Tuesday, January 5, 2016

The Truth About Embassy Parties: Cheetos bags and Joseph Banks Suits

Most of us have an image when we think of Embassy parties and the life of a diplomat overseas.

Black tuxedos, floor length gowns, sparkling champagne, laughter and hushed conversations, elegantly prepared food and the soft tinkling of background music.

Before I give you a little reality check, let me first delve into the best embassy party I've been to.

The year was 2 BK (Before Kids). My darling wife and I were living in at the foot of Adams-Morgan in Dupont Circle.  I was working in the CNO's (Chief of Naval Operations, the head of the US Navy) International Engagement Office.  Basically, most anything in the Pentagon is staff work but at least our office did occasionally receive invites to the DC embassy party circuit.  The German ambassador extended invitations to our entire office for their national day celebration...at his residence.  This is important because the fun factor increases exponentially if a party is at a 'residence' versus the embassy itself.  To top it off, it was an evening celebration which increases the likelihood of a good time even more.
German Ambassador Residence

German Ambassador Residence

When we arrived at his Georgetown estate (acres and acres of lawn) we were pleased to find out that the celebration for all the important guests would be held inside the residence.  All of us mere plebeians would be corralled outside...where there was beer garden, a Jager tent (yes, a tent where they served trays of Jager) and a literal smorgasbord of bavarian fare.  One of the best parts of living and working in DC are all the weirdos interesting people you get to meet and there was no shortage of these at the party.  We danced, drank and sang deep into the evening before pouring ourselves into a cab to head home

So there you have it.  That's on one end of the embassy party spectrum.  These are the parties you get to attend where you have no official function at all other than to freeload network and not embarrass yourself. The other end of the spectrum is where 98% of all other embassy parties fall (i.e., nofun parties).  The ones where you have at least some nominal role (if not a major responsibility...oh les pauvres ambassadors) and where in nearly every case you have some type of goal (i.e., talk to xx person about xx subject).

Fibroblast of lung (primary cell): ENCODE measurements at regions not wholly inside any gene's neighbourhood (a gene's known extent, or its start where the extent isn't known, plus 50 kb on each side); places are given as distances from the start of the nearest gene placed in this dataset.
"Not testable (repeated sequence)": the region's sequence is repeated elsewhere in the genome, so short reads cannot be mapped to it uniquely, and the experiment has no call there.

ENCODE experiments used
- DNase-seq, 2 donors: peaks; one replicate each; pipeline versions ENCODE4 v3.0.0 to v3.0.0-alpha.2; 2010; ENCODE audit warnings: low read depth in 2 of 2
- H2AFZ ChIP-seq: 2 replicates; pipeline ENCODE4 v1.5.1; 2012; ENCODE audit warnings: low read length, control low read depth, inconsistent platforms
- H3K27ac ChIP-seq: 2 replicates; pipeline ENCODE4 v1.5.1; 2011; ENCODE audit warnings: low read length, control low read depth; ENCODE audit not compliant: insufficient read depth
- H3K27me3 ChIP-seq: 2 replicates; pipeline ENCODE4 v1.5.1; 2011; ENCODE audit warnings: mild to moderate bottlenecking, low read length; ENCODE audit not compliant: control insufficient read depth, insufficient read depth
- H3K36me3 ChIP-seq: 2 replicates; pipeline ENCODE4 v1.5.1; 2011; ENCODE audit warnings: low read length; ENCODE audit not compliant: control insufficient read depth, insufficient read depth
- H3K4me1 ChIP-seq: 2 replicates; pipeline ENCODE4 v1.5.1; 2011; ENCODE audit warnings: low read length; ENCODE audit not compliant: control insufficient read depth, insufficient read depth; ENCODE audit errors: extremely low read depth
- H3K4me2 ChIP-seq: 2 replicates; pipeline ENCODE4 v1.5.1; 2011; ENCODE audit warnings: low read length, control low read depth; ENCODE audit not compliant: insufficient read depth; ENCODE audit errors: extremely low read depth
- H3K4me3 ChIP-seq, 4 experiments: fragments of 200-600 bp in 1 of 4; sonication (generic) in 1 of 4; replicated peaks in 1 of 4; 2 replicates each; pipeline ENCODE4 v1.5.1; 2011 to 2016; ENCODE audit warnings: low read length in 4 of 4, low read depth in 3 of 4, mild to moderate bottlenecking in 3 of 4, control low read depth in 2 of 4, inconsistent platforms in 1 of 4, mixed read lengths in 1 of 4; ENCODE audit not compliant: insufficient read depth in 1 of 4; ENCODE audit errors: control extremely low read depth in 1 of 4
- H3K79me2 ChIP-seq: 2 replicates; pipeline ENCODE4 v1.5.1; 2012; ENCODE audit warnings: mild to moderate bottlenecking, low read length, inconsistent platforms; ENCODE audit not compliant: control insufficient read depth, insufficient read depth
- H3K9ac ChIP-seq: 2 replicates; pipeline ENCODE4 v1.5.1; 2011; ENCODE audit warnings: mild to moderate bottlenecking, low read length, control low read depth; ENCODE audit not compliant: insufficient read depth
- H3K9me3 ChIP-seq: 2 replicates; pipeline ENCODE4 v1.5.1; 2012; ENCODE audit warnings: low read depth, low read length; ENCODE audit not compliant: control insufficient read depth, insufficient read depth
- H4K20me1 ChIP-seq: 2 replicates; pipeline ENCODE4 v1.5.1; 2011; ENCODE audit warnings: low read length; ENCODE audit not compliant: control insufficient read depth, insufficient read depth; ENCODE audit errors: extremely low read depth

[FAO Note: Don't go to into an event without some goal...some talking points in your back pocket. It's helpful to have a goal to talk to a few specific people, either to expand your network or to find possible points of collaboration on your current projects.  And frankly, having some goals can make the nofun parties actually a bit of fun.  You'll never find out the art of the possible unless you put yourself (and your ideas) out there.]

In these cases, the party is really just an extension of your work day...and while they are not necessarily fun, the more casual atmosphere offers an opportunity to talk to people you would never get to otherwise.  Case in point--I went to a party here in Madagascar last year (it was a "fun" party--I was invited personally versus positionally) and ended up talking about maritime security with the Chinese Ambassador for about five minutes.  This is a conversation I never would get to have otherwise (and which he didn't seem particularly stoked about having) and I was able to at least implant a couple of our embassy objectives in his mind.

Of equal importance, the nofun parties give you a chance to deepen the working relationships by chatting with people over a glass of wine.  It's hard to build much of a relationship during stiff office calls.

But I digress, back to the reality check to shatter  alter your image of embassy parties.  Instead of tuxedos you should think more along the lines of natty suits and pants suits (diplomats--whether DoS or DoD--after all, are receiving a modest government salary and can't usually afford anything above maybe one Brooks Brother suit and a couple José  Banks for everyday wear-at the most). CAVEAT: This is a generalized statement--there is always a handful of stylish and sharp dressers at every embassy.  The wine is usually mediocre (let's face it, you can't serve $30 bottles to 100 people every month) at best (although there have been some notable exceptions, the Japanese embassy usually kills it--at their last event they served a delicious, crsip, cold sake and perfectly prepared shrimp tempura) and you don't have much time (or space) to eat much of the ubiquitous finger food served anyways.  There's not much space because you have to balance your drink, a small plate and still have a hand to greet those around you and to fish out a business card.  And because you have to remember key conversations, you won't get to have much more than one glass of that wine.  Oh yeah, and you are doing all of this in a foreign language...sometimes with another person speaking this same language that is also foreign to them.

All of this to say (i.e., the whole reason I started writing this post), one thing you learn early on is to never arrive at an event on an empty stomach.  

In fact, it was as our driver sped across the city to a recent party that I found myself wolfing down a bag of chips, a Kind bar and a bottle of water and chuckled with my wife that two years ago I never would have guessed this would be common operating procedures before every party.  A funny decent Tumblr account would Diplomat Car Interiors...it would basically be a series of pictures of crumpled cheetos bags, candy bar wrappers and water bottles lying on the floor of SUVs.

1 comment:

  1. Sounds amazing! I think everyone would love to be part of parties like these. Last year, went to a similar party with my friend. It was organized at one of royal venues in Los Angeles and truly was a great experience.